Karnataka considers Metro zone levy2 min read . Updated: 14 Feb 2012, 10:55 PM IST
Karnataka considers Metro zone levy
New Delhi/Bangalore: The government will monetize the appreciation in real estate along Metro corridors through a special property tax.
The Union ministry of urban development (MoUD) has advised the state to increase the floor area ratio (FAR) along Metro corridors and levy additional FAR charges to support the funding of the Metro through a dedicated urban infrastructure fund.
FAR, also known as floor space index (FSI) in some parts of the country, is a measure of the extent of construction permissible on a given plot of land.
The tax is among the measures being adopted by the ministry and the Delhi government to raise funds for the Metro and reduce the funding pressure on the Centre and the state, Sudhir Krishna, secretary, MoUD, told reporters on Tuesday.
“We are encouraging mixed land use and higher floor area ratios along the Metro corridors to enhance economic activity," Krishna said. “Through a property tax (on properties) along the Metro, we will try to mobilize resources to fund the future phases of the Metro."
Property analysts said rental and capital values of property along Metro corridors escalated in Delhi as well as in Bangalore, where the Metro rail was opened to the public only last year. The Delhi Metro became operational in 2002.
Residential prices have grown by 15-20% along Bangalore’s Old Madras Road, where the first leg of the Metro commences.
Cashing in on the demand for property close to Metro stations, a clutch of real estate projects were launched last year by large developers on an extension of Old Madras Road.
The government’s move will curtail the holding of property as assets and thus more housing will open up for the rental market, said Romi Roy, senior consultant, Unified Traffic and Transportation Infrastructure (Planning and Engineering) Centre, a unit of the Delhi Development Authority.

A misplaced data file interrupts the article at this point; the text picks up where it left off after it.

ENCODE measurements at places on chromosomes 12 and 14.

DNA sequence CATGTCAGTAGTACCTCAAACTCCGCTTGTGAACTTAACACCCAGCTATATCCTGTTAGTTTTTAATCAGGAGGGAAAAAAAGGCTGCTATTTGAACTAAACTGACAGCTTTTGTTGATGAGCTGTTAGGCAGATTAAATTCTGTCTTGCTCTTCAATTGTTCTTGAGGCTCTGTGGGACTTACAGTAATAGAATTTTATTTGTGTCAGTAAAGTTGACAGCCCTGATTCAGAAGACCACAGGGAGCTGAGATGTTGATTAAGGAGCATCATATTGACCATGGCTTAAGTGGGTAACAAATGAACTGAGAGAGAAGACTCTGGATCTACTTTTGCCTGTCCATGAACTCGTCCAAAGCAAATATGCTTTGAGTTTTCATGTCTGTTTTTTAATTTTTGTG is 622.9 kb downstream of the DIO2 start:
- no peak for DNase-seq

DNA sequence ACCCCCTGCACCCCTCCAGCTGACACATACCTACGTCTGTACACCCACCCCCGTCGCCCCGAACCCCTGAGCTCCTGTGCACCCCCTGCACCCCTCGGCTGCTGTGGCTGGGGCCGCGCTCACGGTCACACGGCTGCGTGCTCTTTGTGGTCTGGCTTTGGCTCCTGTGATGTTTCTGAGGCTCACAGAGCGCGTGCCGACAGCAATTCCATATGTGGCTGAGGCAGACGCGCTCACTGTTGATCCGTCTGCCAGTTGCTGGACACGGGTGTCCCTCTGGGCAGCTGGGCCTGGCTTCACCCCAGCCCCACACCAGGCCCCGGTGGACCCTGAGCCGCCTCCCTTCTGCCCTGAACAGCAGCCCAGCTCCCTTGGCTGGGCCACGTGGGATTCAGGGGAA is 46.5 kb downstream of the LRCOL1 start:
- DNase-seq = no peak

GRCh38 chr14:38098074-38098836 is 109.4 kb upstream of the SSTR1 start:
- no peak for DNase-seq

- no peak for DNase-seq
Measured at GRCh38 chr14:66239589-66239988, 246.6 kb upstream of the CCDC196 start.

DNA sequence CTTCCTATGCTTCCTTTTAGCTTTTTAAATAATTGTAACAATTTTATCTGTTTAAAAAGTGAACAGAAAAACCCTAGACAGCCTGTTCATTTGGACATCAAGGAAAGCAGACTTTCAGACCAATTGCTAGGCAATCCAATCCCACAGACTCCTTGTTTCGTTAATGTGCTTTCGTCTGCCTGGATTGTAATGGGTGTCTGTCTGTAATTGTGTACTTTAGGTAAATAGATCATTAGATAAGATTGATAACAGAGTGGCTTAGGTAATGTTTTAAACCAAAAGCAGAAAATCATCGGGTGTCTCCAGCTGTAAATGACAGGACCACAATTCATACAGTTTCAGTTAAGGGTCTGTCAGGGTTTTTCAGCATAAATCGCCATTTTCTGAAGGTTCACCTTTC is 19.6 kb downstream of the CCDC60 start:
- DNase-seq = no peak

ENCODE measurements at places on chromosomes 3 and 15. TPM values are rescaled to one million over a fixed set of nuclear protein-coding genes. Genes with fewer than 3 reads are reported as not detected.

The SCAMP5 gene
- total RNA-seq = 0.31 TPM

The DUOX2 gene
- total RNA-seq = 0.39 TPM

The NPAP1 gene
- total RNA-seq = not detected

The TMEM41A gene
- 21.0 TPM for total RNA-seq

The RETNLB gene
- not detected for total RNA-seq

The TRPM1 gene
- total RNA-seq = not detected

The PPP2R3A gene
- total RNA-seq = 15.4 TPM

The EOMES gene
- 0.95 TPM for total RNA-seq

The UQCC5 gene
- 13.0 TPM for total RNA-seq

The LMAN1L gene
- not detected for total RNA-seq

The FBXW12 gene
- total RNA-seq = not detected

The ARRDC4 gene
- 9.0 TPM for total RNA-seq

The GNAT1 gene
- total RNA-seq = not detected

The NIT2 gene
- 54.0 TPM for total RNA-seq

“Now people will think before they sell property and only those who really need the Metro will live near it. It is a welcome move by the ministry," she said.
Similarly, in Bangalore, there are multiple proposals to levy a property tax that the state government is toying with to take advantage of the growth in capital values that is expected along the Metro corridor, said K.M. Shivakumar, additional chief secretary, urban development department, Karnataka government.
“If property values are going up, the government or the implementation agency should also partially benefit because the capital will eventually be infused for the project itself," said Shivakumar.
In the second phase of the Bangalore Metro, which is yet to be approved by the central government, the new tax may be levied on properties located within 500m of each Metro station.
Chintan Patel, director of real estate and hospitality services at consultancy Ernst and Young, said if the initiative is aimed at monetizing the rise in real estate values because of the Metro, the money needs to be ploughed back into the transport project. “It also needs to be seen if the tax is a one-time payment against a transaction or it is payable annually like the regular property tax. Of course, the amount of this new tax will also decide the growth potential of capital values in these areas and may be, (they will) keep prices in check," Patel said.